By Nate Leese
“Ph’nglui mglw’nafh Cthulhu R’lyeh wgah’nagl fhtagn
In his house at R’lyeh, dead Cthulu waits dreaming”
-H.P. Lovecraft, “The Call of Cthulhu”
H.P. Lovecraft was an early 20th century fiction writer known for his horror, “weird fiction,” and sci-fi/fantasy stories as well as the literary philosophy “Cosmic Horror.” Although relatively unknown during his time, today his work has influenced many fiction writers such as Neil Gaiman, Stephen King and Alan Moore (naming a few among many), along with different forms of artistic expression and niche culture.
A new art form has arisen from this digital age that has been shaping youth culture and pushing the boundaries of how we interact with digital content for several decades. Sunday afternoon I met with Old-Ones Studios, a team of digital wizards from Seattle Central to discuss a journey that began several months ago to create “Taken,” a rogue-like indie video game influenced by Lovecraftian literature.
We arrived at Westlake plaza food court and sat down while a light jazz melody of piano and flute set the scene, surrounded by too many of the same American-Chinese food stalls. Chris, the studio owner and creative producer preached his passion for the project while I listened and hoped he wouldn’t go too far down the rabbit hole of complex digital jargon. To say the least, the environment was quite strange, in true Lovecraftian fashion.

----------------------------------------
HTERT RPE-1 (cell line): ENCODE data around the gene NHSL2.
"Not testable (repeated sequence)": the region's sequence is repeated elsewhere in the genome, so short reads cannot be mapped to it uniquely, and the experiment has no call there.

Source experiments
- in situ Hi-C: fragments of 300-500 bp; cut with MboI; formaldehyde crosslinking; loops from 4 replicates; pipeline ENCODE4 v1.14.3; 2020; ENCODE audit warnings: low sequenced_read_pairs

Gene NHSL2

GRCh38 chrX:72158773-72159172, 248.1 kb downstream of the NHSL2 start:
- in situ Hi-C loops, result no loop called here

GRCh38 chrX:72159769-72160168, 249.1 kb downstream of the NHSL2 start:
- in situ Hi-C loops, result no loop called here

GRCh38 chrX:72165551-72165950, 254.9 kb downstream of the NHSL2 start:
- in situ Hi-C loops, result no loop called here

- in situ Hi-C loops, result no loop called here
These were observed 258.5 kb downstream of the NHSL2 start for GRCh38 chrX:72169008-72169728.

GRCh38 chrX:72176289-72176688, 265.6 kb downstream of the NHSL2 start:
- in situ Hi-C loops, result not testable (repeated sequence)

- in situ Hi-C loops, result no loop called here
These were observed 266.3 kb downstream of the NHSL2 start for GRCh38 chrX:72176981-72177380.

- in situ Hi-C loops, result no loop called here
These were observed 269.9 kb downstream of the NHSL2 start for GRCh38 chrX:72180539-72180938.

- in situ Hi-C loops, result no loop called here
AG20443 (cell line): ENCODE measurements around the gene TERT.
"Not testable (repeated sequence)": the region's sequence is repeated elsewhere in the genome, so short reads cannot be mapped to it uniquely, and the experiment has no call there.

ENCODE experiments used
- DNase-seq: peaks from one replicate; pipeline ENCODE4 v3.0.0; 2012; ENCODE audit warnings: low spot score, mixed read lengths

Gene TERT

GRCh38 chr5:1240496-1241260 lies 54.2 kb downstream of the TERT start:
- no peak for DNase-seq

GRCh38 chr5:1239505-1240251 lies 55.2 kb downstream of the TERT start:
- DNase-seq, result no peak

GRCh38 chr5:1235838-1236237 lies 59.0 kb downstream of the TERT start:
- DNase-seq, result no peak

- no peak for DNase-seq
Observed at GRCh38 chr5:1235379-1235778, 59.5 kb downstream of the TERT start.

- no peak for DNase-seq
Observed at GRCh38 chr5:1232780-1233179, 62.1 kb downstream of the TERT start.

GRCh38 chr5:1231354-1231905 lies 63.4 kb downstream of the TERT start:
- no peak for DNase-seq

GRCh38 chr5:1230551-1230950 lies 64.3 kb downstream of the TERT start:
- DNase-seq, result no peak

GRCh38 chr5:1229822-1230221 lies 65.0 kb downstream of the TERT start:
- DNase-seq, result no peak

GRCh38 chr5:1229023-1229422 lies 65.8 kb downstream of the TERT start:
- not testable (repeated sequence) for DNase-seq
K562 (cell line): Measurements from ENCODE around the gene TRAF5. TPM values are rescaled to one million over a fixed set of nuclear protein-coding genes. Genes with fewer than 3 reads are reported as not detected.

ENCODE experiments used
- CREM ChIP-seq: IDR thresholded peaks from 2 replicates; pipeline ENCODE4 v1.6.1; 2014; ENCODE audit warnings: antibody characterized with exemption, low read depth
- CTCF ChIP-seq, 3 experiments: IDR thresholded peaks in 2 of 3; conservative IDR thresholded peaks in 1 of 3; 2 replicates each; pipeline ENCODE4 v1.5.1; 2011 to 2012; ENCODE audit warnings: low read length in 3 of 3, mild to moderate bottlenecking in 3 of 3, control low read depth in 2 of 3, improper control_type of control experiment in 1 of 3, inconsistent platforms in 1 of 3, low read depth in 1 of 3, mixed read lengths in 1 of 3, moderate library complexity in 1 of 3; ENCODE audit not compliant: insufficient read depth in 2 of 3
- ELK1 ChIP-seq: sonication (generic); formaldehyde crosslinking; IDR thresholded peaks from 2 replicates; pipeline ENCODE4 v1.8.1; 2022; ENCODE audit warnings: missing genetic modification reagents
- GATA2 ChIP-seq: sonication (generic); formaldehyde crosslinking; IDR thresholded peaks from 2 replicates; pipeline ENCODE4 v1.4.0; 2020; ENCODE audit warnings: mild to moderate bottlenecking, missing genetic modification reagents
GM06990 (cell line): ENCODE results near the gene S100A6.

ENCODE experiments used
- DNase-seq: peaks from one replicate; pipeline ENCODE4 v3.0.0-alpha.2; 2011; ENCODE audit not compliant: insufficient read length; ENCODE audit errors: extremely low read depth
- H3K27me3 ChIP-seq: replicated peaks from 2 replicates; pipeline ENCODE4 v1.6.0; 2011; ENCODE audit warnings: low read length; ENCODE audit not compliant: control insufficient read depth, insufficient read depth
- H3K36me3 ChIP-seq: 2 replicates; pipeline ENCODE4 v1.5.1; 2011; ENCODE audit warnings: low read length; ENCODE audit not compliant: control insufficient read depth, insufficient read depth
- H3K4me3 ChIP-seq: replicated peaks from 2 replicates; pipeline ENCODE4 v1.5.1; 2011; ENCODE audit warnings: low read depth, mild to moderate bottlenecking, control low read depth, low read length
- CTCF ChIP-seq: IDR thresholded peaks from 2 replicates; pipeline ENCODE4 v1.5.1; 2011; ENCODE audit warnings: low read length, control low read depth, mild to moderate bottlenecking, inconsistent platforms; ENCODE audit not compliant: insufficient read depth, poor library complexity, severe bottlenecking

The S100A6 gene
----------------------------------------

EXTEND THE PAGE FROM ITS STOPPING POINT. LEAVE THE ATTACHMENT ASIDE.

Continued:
Chris spoke throughout most of the interview while Cody, assistant art director and Bonn, Lead programmer, were also with us sharing their view and background. Those not with us were Xena-Lead Art Director, Ethan-assistant producer/programmer, Joe-administration/public relations and Nick-classical soundtrack composer.
After years of brainstorming with his long time friend and group member Ethan, Chris began to write it all down and search for group members to begin early development. “One day I sat down and started writing everything out and got in touch with a bunch of friends.” He continued, “Everyone is working on something that is not necessarily there primary talent, but its related so everyone is stretching their knowledge and growing as technical professionals on this project, this is good for work experience in general.”